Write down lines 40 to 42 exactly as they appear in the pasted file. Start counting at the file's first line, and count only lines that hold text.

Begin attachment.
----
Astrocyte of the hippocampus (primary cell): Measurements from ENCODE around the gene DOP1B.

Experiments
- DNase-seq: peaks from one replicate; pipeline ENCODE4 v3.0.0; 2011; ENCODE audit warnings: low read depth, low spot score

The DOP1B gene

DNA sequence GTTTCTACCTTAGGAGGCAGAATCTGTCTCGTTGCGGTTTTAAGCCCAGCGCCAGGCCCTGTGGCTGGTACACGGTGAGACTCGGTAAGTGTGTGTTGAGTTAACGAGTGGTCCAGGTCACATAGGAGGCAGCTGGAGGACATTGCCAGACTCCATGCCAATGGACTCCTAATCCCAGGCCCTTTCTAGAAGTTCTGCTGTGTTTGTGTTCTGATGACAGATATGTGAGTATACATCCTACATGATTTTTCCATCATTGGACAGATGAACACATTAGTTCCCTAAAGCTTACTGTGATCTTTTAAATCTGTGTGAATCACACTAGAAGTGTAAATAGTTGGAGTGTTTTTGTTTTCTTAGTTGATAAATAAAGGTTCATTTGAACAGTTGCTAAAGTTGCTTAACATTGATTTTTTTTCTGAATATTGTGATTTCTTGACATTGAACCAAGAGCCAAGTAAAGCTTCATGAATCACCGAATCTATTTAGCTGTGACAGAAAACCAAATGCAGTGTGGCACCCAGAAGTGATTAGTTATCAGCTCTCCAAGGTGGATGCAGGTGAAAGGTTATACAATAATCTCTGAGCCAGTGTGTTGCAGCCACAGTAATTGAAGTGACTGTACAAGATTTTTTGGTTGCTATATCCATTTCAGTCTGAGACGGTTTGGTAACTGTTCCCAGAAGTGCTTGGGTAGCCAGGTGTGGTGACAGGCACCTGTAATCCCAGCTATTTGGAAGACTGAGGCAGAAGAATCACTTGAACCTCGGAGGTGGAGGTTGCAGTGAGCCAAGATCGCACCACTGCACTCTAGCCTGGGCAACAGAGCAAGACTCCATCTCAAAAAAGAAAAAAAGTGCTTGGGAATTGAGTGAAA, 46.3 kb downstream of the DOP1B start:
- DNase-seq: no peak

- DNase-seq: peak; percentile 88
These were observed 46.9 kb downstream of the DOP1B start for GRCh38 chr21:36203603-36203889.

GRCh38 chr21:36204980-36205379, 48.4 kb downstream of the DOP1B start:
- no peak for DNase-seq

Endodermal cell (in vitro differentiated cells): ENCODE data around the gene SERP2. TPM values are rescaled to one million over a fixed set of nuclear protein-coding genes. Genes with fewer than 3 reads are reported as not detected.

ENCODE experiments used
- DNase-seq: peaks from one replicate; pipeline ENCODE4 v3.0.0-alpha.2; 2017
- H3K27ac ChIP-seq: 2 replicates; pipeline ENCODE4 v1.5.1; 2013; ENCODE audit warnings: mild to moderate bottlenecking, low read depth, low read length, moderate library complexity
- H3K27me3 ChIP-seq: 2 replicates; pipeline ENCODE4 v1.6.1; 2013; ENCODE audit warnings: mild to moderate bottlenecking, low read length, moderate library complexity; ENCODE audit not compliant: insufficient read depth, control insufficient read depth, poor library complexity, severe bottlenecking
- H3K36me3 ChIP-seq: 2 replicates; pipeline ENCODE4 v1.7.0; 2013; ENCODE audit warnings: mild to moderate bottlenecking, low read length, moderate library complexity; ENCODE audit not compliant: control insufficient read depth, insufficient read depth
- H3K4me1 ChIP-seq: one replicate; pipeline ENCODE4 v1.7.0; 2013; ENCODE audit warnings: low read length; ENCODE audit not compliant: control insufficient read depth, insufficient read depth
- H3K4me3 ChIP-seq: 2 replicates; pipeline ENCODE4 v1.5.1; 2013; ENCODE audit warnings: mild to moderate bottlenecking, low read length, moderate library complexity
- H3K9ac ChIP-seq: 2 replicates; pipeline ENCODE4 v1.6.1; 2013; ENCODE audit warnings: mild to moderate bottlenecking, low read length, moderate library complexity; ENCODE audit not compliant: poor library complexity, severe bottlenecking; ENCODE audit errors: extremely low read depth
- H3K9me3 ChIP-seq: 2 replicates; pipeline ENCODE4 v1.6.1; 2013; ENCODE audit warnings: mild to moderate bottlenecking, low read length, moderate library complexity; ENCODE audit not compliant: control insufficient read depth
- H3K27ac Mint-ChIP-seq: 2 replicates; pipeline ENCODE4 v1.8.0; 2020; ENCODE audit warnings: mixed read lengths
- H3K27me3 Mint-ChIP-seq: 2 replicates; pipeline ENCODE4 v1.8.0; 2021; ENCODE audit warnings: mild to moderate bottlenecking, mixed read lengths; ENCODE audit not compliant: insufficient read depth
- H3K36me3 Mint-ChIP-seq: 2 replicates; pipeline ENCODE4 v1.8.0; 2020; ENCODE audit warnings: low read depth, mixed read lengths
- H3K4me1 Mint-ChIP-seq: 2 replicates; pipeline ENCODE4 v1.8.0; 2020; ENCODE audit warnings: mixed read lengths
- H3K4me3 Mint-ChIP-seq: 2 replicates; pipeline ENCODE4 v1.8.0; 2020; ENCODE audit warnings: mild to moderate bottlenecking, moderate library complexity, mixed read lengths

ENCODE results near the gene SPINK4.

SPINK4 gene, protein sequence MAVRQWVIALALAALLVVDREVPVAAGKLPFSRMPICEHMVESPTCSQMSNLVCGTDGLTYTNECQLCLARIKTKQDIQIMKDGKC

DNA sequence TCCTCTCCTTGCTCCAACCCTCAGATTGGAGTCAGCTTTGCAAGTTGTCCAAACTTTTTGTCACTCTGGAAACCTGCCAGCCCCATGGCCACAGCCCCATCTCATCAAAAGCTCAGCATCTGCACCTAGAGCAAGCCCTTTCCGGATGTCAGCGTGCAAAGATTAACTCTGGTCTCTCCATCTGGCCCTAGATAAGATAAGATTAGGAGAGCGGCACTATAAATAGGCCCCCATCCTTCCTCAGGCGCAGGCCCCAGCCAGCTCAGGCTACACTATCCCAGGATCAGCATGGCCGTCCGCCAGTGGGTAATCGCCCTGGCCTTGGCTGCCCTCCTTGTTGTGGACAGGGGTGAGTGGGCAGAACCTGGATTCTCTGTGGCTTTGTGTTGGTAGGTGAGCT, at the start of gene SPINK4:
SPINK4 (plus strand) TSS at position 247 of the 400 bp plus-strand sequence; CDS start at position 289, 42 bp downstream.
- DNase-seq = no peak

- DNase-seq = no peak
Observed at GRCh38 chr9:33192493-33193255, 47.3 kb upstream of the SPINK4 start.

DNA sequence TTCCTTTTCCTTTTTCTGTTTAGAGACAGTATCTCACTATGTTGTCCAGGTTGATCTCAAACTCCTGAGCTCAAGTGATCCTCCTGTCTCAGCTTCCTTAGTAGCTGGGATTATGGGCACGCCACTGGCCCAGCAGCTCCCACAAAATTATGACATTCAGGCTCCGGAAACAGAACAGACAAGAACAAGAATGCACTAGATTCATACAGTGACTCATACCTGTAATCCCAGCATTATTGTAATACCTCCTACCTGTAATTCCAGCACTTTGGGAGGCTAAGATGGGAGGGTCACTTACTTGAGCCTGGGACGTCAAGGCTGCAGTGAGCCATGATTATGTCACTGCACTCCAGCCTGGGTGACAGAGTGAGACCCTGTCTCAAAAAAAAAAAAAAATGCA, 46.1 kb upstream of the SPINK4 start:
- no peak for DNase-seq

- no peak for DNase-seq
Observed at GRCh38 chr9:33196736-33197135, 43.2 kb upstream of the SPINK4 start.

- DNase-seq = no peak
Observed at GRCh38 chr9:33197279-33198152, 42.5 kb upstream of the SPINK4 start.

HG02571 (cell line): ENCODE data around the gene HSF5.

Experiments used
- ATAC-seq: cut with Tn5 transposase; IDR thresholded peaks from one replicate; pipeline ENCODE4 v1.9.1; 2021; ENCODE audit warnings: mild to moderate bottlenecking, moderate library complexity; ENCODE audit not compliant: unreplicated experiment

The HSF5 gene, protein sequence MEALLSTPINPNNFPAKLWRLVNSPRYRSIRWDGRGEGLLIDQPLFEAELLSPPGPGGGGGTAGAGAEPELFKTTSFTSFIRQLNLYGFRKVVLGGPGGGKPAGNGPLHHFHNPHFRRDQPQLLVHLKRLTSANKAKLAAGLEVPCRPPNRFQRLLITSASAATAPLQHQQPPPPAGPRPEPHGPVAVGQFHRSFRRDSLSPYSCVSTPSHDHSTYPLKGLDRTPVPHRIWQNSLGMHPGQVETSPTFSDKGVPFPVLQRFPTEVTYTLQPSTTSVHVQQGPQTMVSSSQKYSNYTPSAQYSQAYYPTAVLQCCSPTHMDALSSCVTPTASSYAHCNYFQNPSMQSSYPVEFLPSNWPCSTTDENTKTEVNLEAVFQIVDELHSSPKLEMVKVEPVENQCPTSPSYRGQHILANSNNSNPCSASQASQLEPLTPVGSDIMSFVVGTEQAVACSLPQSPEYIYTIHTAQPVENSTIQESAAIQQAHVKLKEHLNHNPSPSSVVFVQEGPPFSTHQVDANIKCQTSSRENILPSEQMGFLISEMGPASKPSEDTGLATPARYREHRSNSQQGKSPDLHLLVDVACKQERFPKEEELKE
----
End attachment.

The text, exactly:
Experiments used
- ATAC-seq: cut with Tn5 transposase; IDR thresholded peaks from one replicate; pipeline ENCODE4 v1.9.1; 2021; ENCODE audit warnings: mild to moderate bottlenecking, moderate library complexity; ENCODE audit not compliant: unreplicated experiment

The HSF5 gene, protein sequence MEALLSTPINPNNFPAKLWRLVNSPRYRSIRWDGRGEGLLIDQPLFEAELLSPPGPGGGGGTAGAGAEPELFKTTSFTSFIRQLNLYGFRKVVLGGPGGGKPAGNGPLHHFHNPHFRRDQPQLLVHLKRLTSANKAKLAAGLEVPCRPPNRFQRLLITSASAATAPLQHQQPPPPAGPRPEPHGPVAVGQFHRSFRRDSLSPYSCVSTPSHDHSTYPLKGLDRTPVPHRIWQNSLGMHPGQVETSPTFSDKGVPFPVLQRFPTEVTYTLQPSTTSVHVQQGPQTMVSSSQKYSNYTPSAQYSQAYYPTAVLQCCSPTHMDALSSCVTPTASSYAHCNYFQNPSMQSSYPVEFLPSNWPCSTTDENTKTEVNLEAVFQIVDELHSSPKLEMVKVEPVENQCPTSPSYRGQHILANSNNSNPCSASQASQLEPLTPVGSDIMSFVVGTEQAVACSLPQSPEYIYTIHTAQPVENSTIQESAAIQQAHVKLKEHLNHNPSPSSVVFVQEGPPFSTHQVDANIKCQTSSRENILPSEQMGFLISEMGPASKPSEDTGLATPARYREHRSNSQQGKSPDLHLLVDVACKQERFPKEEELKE